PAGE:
So Much for the Afterglow?

Considering that I have long thought the Bush Administration was based on the works of either Philip K Dick, Franz Kafka or George Orwell, I’m as happy as Brendan about the new Congress. But I’m such a party pooper I immediately started wondering how the Democrats are going to introduce a whole new strain of screw ups. There’s the “Democrats that might as well be Republicans” meme floating out there, but then I realized that there’s a very clear example of how they’ll be annoying. I have two words for you: “China”, and “Schumer”.

Slate points out that economic nationalism is a potentially popular issue for the new Democratic majority. Senator Elect Sherrod Brown, replacement for the noxious Mike DeWine, wrote “Myths of Free Trade”, which is on the Lou “Red China” Dobbs must-read list.

As Jacob Weisburg points out “For some reason, economic nationalists never seem to complain about job-killing Dutch or Irish competition. The targets of their anger are consistently China and Mexico, with occasionally whacks at Dubai, Oman, Peru, and Vietnam.”

Mind you, I’m not a believer in pure free trade. I’m more with what Weisburg describes as “Clinton’s argument”, which “was always that government should address the negative consequences of open trade through worker retraining programs and by providing benefits not tied to employers, like health care and portable pensions.” Tariffs are just kneejerk, and involve a whole branch of fearmongering that is closely related to Arab port deals and Spanish national anthems. And besides being an exercise in nationalist hysteria, those advocating these measures can’t even put together a cogent argument for them.

A great example of this sort of grandstanding and the incoherent arguments that go with it, one need look no further than Chuck Schumer. Bob Dole, one of the funniest elected officials of recent times, accurately quipped “the most dangerous place to be in Washington is between Chuck Schumer and a camera”. Schumer and his buddy Lou Costello – I mean Lindsey Graham – were in Beijing in March get tough on the greatest threat to American lives at the time, Chinese manufacturing. I didn’t know there were IED factories in Guangzhou, but Chuck Schumer gets to see the intelligence reports I guess. Well, Schumer will have at least one new “Lou Dobbs Democrat” with him in the Senate. How many more will there be? Could this be on track to be a 2008 issue?

Just to point out I’m not alone in my opinion:

“Shanghaiist called it a long, long, looooong time ago: Senator Chuck Schumer is a blithering idiot.”


“They couldn’t remembe vice premier Wu Yi’s name, whom they had just been meeting half an hour ago, (“one tough lady, she would do well in an American courtroom, I like her a lot” was all they could muster), and two and a half years after raising that sorryass China-bashing bill of theirs, Schumer still couldn’t get his pronunciation right (“yuan” with a Y instead of “won” with a W, Chinese instead of Korean currency, your Senatorial High-ness).”

Non Violent Resistance

Ah well, at least it doesn’t involve a secret prison system or bunker busters.

The Discussion: 4 Comments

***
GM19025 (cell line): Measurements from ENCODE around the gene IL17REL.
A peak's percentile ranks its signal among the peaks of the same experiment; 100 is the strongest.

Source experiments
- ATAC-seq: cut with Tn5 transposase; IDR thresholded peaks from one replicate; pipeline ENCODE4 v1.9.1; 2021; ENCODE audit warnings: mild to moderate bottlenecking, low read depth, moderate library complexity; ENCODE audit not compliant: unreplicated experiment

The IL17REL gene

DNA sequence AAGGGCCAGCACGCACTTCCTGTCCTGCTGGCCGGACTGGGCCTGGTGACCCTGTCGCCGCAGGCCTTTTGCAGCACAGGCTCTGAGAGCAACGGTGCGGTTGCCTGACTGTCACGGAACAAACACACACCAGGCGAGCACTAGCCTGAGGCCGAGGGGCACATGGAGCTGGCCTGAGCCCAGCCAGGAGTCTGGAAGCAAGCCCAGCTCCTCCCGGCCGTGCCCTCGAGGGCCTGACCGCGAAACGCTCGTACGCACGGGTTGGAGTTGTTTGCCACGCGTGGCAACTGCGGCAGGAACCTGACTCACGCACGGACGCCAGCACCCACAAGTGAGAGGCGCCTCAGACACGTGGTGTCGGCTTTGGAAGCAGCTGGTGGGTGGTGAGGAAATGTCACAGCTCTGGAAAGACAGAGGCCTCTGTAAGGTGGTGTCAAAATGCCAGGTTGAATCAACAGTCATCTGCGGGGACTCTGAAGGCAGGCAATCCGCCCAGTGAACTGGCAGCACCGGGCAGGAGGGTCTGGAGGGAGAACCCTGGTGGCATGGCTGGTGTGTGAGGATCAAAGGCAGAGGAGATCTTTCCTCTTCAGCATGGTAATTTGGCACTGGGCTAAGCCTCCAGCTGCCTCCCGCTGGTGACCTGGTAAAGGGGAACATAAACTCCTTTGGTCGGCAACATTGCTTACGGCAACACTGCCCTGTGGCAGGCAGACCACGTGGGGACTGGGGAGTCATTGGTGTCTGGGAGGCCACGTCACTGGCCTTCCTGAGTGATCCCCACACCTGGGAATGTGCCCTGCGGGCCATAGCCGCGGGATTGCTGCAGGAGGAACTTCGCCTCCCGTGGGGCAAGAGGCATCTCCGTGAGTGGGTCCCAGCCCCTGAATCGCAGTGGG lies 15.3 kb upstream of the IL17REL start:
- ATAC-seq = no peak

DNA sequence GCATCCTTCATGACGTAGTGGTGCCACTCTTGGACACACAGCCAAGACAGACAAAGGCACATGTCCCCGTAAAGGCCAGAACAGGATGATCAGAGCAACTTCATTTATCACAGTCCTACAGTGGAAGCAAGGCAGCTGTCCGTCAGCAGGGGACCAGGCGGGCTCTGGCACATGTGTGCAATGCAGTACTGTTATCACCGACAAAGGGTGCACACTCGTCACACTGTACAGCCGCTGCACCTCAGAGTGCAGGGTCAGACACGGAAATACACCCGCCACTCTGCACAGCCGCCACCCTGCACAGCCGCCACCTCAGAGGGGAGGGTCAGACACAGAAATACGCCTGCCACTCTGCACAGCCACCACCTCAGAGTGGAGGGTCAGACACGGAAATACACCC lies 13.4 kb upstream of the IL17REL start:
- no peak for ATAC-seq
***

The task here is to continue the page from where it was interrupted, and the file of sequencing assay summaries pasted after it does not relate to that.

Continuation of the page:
I don’t get too upset about them misprouncing Chinese names, but the next time I hear ANY American misprouncing Maria Sharapova’s name, I’m reaching for my gun.

(General rule: In Russian, more often than not, the second syllable of most words or names are accented, eg, “Maria Shar-AH-pah-vah.” Similarly, my name is pronounced, “ee-VAHN.”)

November 9, 2006 @ 6:38 pm | Comment

Damn, now that I think more, my above comment about accenting the second syllable has too many exceptions. It tends to apply more to words of 3 or more syllables, but even then, maybe not.

I think it’s more of an intuitive sense one gets of the language’s metres and intonations. Even if I read an unfamiliar Russian word I can generally figure out which syllables to accent. The best way to describe it is a general tendency of Russian to rise ah-UP in a declamatory way, and then fall after it makes its point. It’s not so much, “up-down-up-down”, but more like: “short ascending grace note (often the first syllable) going ahh-UP (then sustain in a quavering plateau), and descend gently.

Simple example, “y’ NYE PONI-MAH-yu” (and the third syllable would be strongest of all.)

Actually I think such patterns tell you a lot about national character. Russian communication/behaviour TENDS to begin softly and then segue into a strongly held statement (of whatever kind) and the soften again at the end – which is also how they do diplomacy as well as war. In contrast, I’ve heard (from an expert) that the Hungarian language ALWAYS accents the first syllable and then descends, and this is how Hungarians tend to think and behave.

(Dave, sorry for digressing from the topic of your thread. I’ll delete this if you want me to.)

November 9, 2006 @ 7:00 pm | Comment

The Weisberg article [or else another I read in the FT this morning] brought up Pelosi’s fierce record on Chinese HR violations and her other PRC fixations.

The Doha Follow-Up appears doomed, and fast-track will also disappear.

On another side of the coin, the newly elected Dems are so anti-immigrant that the Bush/Pelosi/McCain Wall Street Journal New York Times amnesty bill might still have problems in the House.

November 9, 2006 @ 9:51 pm | Comment

@Ivan: I don’t mind the digression. But I thought you would at least throw in a dig at Schumer.

@Daveinboca: yknow, I’ve been thinking, if 9-11 hadn’t happened, what foreign enemy would the likes of Michelle Malkin being shrieking about? I can see a whole alternate universe now…

November 9, 2006 @ 11:52 pm | Comment

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